dismayed when he saw a life-size golden statue where before his child had been.
Midas realized why Dionysus had questioned his choice. He couldn't touch any useful object
without it losing in utility what it gained in monetary value. He couldn’t eat because with his
touch his food grew rigid and his drink hardened into golden ice. He began to regret this gift and
to loathe gold. He prayed to Dionysus, begging to be delivered from starvation. Dionysus heard
and consented; he told Midas to wash in the river Pactolus. He did so; and when he touched
the waters, the riverbed became laced with gold.
Midas, now hating wealth and splendor, moved to the country and became a worshipper of
Pan, the god of the fields. One day, Pan had the nerve to compare his music with that of Apollo
and to challenge Apollo to a contest of skill. Tmolus, the mountain-god, was chosen as umpire.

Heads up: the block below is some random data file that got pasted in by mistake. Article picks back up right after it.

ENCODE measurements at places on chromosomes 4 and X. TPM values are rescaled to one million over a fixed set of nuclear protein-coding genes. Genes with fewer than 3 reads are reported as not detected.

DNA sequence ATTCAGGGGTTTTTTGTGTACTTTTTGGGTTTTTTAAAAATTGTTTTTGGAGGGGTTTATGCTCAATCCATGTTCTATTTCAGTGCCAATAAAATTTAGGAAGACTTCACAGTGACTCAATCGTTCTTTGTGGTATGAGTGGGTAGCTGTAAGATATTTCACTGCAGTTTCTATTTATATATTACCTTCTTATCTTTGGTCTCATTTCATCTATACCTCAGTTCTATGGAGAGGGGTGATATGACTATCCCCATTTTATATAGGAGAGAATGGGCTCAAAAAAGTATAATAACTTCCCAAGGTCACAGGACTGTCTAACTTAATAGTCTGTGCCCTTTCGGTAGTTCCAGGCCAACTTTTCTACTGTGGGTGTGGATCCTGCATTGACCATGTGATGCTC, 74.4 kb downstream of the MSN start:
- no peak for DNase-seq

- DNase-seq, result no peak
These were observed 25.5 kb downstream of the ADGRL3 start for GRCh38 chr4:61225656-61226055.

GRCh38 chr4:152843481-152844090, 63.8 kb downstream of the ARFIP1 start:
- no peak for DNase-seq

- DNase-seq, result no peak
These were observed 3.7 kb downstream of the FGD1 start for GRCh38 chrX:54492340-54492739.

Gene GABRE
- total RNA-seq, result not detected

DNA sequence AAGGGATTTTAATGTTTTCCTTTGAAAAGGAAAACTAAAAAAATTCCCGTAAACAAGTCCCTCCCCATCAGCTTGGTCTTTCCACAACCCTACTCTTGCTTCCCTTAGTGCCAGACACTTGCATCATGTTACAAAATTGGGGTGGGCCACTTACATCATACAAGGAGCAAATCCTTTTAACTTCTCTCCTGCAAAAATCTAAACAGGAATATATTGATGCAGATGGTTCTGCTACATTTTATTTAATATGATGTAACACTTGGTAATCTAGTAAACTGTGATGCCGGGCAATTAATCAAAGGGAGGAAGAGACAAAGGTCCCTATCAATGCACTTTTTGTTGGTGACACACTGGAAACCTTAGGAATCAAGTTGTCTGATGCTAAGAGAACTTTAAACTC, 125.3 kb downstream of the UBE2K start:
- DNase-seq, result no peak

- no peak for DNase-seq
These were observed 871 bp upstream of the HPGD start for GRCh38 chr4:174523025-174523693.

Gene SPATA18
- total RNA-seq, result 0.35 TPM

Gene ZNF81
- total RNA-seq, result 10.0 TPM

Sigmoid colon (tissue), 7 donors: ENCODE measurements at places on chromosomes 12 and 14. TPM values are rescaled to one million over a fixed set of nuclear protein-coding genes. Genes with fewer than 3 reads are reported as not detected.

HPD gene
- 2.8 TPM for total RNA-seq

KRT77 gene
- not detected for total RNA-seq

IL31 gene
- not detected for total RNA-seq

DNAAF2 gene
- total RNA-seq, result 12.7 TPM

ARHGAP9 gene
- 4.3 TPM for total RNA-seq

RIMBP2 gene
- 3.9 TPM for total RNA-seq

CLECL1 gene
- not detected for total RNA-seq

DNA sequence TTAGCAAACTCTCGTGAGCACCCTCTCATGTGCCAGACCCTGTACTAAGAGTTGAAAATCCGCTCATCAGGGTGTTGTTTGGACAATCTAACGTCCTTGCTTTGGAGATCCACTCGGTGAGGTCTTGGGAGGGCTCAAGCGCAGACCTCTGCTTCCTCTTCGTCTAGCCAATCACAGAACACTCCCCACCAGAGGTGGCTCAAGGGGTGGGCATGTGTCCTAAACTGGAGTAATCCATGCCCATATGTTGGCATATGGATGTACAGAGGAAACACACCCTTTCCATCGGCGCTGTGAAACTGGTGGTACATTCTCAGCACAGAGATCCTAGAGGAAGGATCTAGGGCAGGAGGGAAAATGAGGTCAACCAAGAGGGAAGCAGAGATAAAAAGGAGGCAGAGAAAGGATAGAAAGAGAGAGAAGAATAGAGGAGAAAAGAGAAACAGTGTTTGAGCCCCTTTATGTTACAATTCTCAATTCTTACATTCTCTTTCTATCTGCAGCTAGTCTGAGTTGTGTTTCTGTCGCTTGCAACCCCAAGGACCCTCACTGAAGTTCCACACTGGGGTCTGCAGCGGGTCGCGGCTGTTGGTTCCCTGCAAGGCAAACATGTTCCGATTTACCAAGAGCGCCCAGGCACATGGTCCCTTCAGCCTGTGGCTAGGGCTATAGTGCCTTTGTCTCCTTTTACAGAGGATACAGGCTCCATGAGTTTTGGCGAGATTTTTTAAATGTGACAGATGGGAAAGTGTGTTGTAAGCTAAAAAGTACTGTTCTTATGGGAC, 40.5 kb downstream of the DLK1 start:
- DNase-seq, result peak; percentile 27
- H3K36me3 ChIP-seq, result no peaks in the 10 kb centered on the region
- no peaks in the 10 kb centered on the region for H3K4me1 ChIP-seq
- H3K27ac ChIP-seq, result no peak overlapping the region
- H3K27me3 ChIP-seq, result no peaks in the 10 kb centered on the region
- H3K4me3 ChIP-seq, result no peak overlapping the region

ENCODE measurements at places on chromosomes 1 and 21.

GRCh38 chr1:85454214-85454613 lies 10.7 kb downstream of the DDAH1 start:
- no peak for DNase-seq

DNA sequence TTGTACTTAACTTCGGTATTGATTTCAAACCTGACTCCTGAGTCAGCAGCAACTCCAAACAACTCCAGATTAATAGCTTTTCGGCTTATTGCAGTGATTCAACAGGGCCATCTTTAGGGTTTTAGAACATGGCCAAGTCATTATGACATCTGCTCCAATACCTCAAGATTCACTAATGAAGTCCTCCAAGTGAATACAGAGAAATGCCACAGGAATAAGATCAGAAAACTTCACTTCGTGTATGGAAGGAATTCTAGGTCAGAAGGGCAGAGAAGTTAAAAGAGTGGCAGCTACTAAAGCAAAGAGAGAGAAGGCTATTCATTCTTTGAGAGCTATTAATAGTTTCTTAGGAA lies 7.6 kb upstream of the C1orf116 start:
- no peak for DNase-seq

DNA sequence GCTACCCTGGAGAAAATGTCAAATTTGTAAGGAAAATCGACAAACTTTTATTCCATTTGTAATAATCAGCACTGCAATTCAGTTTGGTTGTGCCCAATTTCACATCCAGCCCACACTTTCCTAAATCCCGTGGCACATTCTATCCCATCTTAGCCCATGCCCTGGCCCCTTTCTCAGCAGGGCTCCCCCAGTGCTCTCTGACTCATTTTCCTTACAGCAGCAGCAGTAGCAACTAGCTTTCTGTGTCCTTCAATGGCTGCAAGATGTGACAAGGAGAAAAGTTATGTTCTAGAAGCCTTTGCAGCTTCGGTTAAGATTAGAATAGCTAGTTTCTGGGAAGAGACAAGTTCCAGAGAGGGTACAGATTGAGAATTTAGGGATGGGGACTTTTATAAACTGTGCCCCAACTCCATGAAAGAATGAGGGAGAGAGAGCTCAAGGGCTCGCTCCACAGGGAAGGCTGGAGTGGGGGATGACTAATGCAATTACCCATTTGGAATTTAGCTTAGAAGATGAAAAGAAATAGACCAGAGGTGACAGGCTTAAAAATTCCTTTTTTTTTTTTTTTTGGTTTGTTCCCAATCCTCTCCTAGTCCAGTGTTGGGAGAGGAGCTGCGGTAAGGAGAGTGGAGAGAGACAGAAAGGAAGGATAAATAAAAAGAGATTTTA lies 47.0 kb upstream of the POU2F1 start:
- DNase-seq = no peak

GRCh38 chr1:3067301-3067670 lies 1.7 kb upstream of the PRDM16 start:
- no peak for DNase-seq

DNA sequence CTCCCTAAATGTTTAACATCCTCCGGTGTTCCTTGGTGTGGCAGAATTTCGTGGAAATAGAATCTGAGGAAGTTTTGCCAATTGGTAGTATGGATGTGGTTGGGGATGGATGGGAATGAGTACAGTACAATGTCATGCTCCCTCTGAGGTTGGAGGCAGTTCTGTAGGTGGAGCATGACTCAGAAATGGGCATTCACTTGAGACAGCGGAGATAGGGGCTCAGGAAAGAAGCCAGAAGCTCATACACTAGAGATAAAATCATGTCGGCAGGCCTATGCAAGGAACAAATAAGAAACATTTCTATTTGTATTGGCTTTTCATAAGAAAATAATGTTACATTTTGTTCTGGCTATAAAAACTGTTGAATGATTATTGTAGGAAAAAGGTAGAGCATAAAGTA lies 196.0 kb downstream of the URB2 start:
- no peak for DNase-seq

Pan blew on his pipes and and was greatly satisfied with his performance as was his faithful
follower, Midas, who happened to be present. Then Apollo struck the strings of his lyre. Tmolus
at once awarded the victory to Apollo, and all but Midas agreed with the judgment. The angered
Apollo decided Midas’ ears must be impaired, so he turns then into donkey ears.
Midas was horrified and attempted to hide his misfortune under an ample turban. Still, his
hairdresser knew the secret. Though told not to mention it, he felt compelled to voice his
knowledge. The hairdresser went out into the meadow, dug a hole in the ground, whispered the
story into it, and covered the hole up. A thick bed of reeds sprang up in the meadow and began
whispering the story, saying "King Midas has a donkey's ears." Some of his people heard and
began to gossip about it. Midas found out who had told and was going to kill him, but he